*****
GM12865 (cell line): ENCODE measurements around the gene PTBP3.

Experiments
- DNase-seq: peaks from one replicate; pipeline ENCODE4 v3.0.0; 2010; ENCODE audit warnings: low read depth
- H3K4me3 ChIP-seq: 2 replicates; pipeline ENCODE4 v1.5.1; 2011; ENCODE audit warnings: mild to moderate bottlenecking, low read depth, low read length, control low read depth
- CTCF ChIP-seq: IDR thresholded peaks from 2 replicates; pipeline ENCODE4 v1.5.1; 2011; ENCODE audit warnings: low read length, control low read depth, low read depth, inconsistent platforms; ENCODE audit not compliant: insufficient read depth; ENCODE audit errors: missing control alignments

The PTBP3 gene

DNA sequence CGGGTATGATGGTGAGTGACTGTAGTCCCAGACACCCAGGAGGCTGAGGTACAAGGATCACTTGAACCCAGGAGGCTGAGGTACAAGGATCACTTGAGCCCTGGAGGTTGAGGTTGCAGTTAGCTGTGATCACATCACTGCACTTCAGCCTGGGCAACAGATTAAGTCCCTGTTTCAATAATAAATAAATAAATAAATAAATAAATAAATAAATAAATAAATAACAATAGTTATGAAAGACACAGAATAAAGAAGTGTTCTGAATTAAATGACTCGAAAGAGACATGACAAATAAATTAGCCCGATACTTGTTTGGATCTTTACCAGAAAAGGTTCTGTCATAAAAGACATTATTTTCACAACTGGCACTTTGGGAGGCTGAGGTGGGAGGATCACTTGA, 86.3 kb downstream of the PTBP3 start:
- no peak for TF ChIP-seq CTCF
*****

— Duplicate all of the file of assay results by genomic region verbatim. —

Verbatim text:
GM12865 (cell line): ENCODE measurements around the gene PTBP3.

Experiments
- DNase-seq: peaks from one replicate; pipeline ENCODE4 v3.0.0; 2010; ENCODE audit warnings: low read depth
- H3K4me3 ChIP-seq: 2 replicates; pipeline ENCODE4 v1.5.1; 2011; ENCODE audit warnings: mild to moderate bottlenecking, low read depth, low read length, control low read depth
- CTCF ChIP-seq: IDR thresholded peaks from 2 replicates; pipeline ENCODE4 v1.5.1; 2011; ENCODE audit warnings: low read length, control low read depth, low read depth, inconsistent platforms; ENCODE audit not compliant: insufficient read depth; ENCODE audit errors: missing control alignments

The PTBP3 gene

DNA sequence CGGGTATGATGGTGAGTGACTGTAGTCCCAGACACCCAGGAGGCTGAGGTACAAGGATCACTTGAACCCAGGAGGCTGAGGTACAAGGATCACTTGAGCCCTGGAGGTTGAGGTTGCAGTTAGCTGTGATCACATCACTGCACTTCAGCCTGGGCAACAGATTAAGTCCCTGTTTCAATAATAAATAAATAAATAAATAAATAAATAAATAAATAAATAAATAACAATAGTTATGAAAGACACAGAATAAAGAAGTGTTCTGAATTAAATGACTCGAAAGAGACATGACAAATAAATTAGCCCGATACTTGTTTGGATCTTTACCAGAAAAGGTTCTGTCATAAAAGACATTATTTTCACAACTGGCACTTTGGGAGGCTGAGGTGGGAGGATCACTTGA, 86.3 kb downstream of the PTBP3 start:
- no peak for TF ChIP-seq CTCF